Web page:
history as our guide
Last October I published a post about faxing technology, how old it really is, and why it had such staying power (Unified Faxing Communication or Remnant of the Gilded Age - IT managers, you make the call) The benefits of looking at our collective IT history, when talking about current trends, is something that I hold in high regard. Lately I have been trying to figure out if Enterprise Social networks will evolve and be accepted with the same vigor as was voicemail or with the undying and yet un-fulfilled promise of enterprise video conferencing.
For perspective, voicemail became commercially aqvailable in the mid to late 1970's and its relative, the answering machine, in the early 1970's. By the mid to late 1980's (so a span of 10-15 years) both were ubiquitous in their respective markets (the enterprise and the home). By contrast, the first video call was presented to the public by Bell labs at the 1964 New York City World's Fair. After a tepid commercial response, AT&T lowered the cost by 50% but was still not able to generate demand for the service. By the late 1980's the corporate world had adopted some expensive video units at only select locations due to the complexity and high cost of the solutions. The consumer market would not see regular video calling until the late 1990's and the age of the internet. Still the widespread adoption of face to face calling is just now (40+ years later) coming into the mainstream through the use of services such as Skype and Apple's Facetime.
Now that we have a perspective set on these technologies, let's talk about social. I won't go over the statistics (as they are trotted out on almost every major tech column each week) except to say that the adoption rate of social networks by the general consumer, when compared to the other two above, is stunning. This fact above all else is why technology companies such as Microsoft and Cisco are pressing to be the first adopted as an enterprise social network. The cascading effect by being first in the door could very well be a market dagger to the heart of at least one major competitor. And since their play is to tie Social to all the other communication products as one tight package, you are now talking about a dagger that kills competitors across multiple markets.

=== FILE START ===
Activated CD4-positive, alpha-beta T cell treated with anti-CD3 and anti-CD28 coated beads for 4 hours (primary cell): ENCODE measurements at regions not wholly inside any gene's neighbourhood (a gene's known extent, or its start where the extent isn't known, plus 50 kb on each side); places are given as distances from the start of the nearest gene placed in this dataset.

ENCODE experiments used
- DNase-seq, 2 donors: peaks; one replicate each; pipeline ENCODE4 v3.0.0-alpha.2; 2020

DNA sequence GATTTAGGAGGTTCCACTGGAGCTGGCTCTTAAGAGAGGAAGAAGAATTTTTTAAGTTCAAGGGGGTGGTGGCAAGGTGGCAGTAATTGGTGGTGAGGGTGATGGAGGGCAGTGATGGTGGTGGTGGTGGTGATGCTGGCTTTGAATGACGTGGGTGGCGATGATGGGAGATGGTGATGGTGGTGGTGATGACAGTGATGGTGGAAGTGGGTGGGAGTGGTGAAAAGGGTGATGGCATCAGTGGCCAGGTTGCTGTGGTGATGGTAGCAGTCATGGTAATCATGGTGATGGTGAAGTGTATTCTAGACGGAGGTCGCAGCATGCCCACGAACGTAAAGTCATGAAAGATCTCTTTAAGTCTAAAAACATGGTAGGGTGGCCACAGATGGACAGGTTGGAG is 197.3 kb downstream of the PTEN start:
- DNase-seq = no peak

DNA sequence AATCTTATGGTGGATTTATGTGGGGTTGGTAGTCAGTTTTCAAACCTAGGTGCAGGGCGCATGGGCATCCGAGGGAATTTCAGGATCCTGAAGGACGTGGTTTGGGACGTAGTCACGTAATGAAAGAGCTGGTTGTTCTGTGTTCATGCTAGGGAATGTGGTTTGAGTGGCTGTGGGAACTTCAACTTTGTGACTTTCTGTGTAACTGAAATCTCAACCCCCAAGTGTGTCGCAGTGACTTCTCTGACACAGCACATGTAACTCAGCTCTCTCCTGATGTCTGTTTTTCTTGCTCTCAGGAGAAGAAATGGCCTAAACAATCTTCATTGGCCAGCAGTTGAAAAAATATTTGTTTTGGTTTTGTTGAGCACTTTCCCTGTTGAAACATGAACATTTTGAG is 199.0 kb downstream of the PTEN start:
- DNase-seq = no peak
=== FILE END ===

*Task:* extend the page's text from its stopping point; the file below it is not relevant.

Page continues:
Cisco has announced the rebranding of their Quad product into Cisco Social. They have tied it directly to their web collaboration product, WebEx and to their messaging technology, Jabber, which itself ties into the dominant voice platform, Communications Manager, as well as their video solutions (based on homegrown and Tandberg technologies). Microsoft has started its second major push into corporate social networking by buying Yammer, a company with a small but relatively established set of enterprise clients. They will work to tie Yammer to their existing communication and collaboration product lines such as Lync Instant Messaging, Sharepoint web collaboration, and of course Office 365 (and the recently unveiled Office 2013).
co-existence before elimination
Each vendor has to play nice with the other. Microsoft has to interface with Cisco’s dominant voice applications just as much as Cisco has to make their technologies work inside Microsoft’s desktop applications. But what each really wants to do is to have their respective solutions win across the various markets. Microsoft is convincing its customers that voice calling could just be done from the desktop (read: who needs those expensive Cisco phones everywhere), while Cisco is pumping their IM client and promoting how their stuff interacts with all comers (read: feel free to dump those expensive Microsoft licenses for Google 'cause our stuff works with them too).
But all this hinges on the predicated idea that enterprise consumers can actually use collaboration tools. Communications by its very nature is best when uninhibited and ubiquitous. Enterprise collaboration, in its current state, is throttled and controlled in use due to fears of intellectual property loss, IT overhead and simple fear of the unknown. How do you leverage a fast-spreading resource when you intentionally slow it down?
I'm proud to be a techie with a liberal arts degree and miss those late 90's parties where all the techies had liberal arts degrees because the computer programmers didn't know how the internet worked. I started in network sales then tech support, and now delivery for Unified Communications.